In With the New Out With the (Sniff) Old

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Ava 7 Months old
Liam 16 months old
Liam 16 months old

 

It happens several times a year and it never gets easier for me.  I love watching my kids grow and learn new things.  I am excited to be able to do more and more with them.  But every once and a while there is a sharp reminder that my kids are growing up fast!

I remember the first time I sorted through Liam’s drawers to weed out the clothes that didn’t fit him and I found a newborn onesie among the clothes.  There was a small part of me that could not bear to put it in the give away pile and I held onto for a while longer.

Each and every time I go through this process two things happen; (1) Elicit tears come as I remember certain memories when they were wearing those outfits; and (2) Inevitably some clothes will remain in the drawer because I cannot stomach to part with them yet.

Little after Liam’s first birthday I knew I was pregnant with Ava and for a short period of time this purging of clothes was made easier knowing that there was another baby on the way.  But now my “baby” is 20 months old.  I am so proud of both of my kids.  They are truly little sponges learning, speaking, doing new things every day but a small part of me mourns what has past.  Everyone says enjoy these moments and don’t look too far ahead because it goes fast.  There in lies the problem for me.  I truly did enjoy all the moments leading up today (and I know that will continue) so it is hard for me to let one moment go for another moment.  I know each one will bring an amazing experience for both me and them, but in the still of the night when they are both sleeping I go into their rooms and check on them and think, “Wow they have gotten so big.”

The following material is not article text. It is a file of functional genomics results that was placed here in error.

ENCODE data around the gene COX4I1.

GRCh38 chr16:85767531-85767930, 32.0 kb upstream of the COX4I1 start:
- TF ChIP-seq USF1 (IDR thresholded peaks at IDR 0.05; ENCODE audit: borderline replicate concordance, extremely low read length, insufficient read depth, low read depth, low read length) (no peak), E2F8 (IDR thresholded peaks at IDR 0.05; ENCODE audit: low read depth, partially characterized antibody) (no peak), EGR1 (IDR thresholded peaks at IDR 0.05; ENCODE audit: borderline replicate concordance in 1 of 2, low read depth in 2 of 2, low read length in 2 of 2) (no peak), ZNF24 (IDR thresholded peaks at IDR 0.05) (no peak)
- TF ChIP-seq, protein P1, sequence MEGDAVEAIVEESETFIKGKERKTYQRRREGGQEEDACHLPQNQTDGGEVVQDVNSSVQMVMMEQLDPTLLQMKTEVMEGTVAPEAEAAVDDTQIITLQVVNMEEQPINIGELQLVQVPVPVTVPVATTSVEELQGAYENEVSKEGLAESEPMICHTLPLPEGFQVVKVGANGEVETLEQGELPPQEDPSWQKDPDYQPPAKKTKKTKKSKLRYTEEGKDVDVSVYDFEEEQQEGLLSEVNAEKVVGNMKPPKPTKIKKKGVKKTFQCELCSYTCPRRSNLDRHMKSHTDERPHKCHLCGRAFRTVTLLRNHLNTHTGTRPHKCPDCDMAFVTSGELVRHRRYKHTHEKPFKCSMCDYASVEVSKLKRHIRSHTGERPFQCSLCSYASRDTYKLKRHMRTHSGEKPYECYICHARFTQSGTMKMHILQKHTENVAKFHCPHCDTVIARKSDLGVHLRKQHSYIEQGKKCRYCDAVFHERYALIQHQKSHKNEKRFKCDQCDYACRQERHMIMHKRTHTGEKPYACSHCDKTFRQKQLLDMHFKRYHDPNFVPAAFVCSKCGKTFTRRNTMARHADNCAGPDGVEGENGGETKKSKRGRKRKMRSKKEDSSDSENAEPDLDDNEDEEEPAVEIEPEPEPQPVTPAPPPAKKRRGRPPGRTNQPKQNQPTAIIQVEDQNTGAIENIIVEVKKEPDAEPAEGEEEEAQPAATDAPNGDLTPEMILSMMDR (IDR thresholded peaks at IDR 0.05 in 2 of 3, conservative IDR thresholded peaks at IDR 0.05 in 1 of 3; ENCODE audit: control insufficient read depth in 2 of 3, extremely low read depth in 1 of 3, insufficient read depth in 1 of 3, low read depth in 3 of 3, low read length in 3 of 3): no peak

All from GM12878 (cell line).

So today I have two bags full of clothes that Liam and Ava have outgrown. Giving them away is the best part of the process. Knowing that someone else who needs them will get to use them and maybe just like me will remember good memories as they fold and put the clothes away.

 

It’s the Little Things That Count

On a daily basis, multiple times a day, I hear Liam say, “Mommy (or Daddy) can I tell you something?”  Our answer is always yes.  Sometimes he tImageells us he is hungry, other times it’s to ask if he can watch a show, and other times it’s to tell us a story.  Regardless we always listen.  Here’s the thing, if our kids know we are listening now they can trust us eventually when they get older and the issues turn from watching Thomas to being tempted to try to smoke.  The things they tell us now may seem small but it isn’t to them and they need to know we care.  I always encourage Liam to talk to me not just because I like to know what he is thinking but because if he gets comfortable doing it now there is a greater chance he will come to me later on when the big issues are happening.

All too often I see parents on their cell phones while with they’re completely ignoring them.  My husband is always saying, “You are missing it.”  You are missing those moments that you can never get back.  Ten years from now it will not matter what level of Candy Crush you got to or who said what on Facebook but it will matter what your kids are thinking and saying.  In today’s technology filled society we all do it.  We all check our emails, update our Facebook statuses, etc. but if you can put down your phone for a minute and see what your kids are up to, you might just learn something.